Having a full time job and going to school while in the Reserves


New Member
Jan 15, 2017
It is my last semester of college and I currently have a 2.40 GPA in my major there is still room for some improvement since I have not graduated it (Government and International Politics with a minor in International Security) I will be commissioning as an Engineer Officer in the reserves and have acquired tons of leadership experience through my ROTC program at my university--many of which show that I can manage a large group. I also have a security clearance (if that makes any difference for my case) apart from all this I have held other leadership positions via student government and campus organizations and have some academic honors from my previous institution prior to transferring to a 4 year institution. I have not taken the GREs yet as I would like to wait until I complete BOLC for my branch (Basic Officers Leadership Course) until then I plan to hold a "big boy" job and take the GRE until I go off to my training which won't be until awhile. I am worried that I won't get accepted to grad school, or get a pretty decent job until I go off to BOLC--any advice?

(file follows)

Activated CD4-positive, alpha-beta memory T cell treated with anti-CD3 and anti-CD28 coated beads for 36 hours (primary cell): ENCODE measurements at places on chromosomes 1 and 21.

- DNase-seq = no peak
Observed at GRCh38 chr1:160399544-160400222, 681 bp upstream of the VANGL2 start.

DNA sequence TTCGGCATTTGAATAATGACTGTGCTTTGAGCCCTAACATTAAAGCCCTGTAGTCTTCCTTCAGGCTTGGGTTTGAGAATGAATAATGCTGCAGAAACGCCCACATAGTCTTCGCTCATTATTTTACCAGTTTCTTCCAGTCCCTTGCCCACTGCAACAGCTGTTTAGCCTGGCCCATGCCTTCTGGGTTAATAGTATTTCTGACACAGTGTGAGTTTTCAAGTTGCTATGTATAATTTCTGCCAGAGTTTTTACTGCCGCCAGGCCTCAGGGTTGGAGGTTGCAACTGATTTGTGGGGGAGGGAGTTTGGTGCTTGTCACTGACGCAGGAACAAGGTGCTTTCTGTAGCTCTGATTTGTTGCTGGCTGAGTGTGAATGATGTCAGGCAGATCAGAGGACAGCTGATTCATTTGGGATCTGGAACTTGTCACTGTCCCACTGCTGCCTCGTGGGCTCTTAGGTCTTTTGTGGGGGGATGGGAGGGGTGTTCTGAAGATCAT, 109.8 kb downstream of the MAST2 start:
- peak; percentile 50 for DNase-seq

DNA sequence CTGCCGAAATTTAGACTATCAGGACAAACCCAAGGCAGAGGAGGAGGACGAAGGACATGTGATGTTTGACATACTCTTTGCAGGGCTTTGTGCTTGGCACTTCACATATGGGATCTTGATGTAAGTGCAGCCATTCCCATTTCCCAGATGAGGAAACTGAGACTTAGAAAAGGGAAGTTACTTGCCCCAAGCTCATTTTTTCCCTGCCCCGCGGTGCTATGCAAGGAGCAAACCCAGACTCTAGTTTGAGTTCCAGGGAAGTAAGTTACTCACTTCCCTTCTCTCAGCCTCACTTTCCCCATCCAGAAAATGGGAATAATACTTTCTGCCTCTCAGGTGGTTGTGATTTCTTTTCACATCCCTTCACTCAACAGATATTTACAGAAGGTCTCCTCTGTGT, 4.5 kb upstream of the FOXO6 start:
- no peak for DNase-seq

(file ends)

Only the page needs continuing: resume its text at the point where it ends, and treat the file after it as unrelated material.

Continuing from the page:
I've read your question several times and I'm still having trouble understanding it. Considering that my son had to wait 8 months for his BOLC date and that he will be at Benning for approx. 9 months, why wait to take the GREs? You're in testing study mode now-why postpone it when you may be out of the habit of studying and test taking. I would think that you should take the GRE as soon as possible so you don't get rusty. Then depending on scoring, apply to grad schools, you'll have your BOLC date and perhaps you could adjust when you start your career or grad school around your BOLC date. Does that make any sense? Am I missing something?
I agree, take your GREs soon after graduating, use some time before BOLC to study and brush up on areas of need. You will want the best scores you can get since your GPA is below average for your major so waiting may result in lower scores.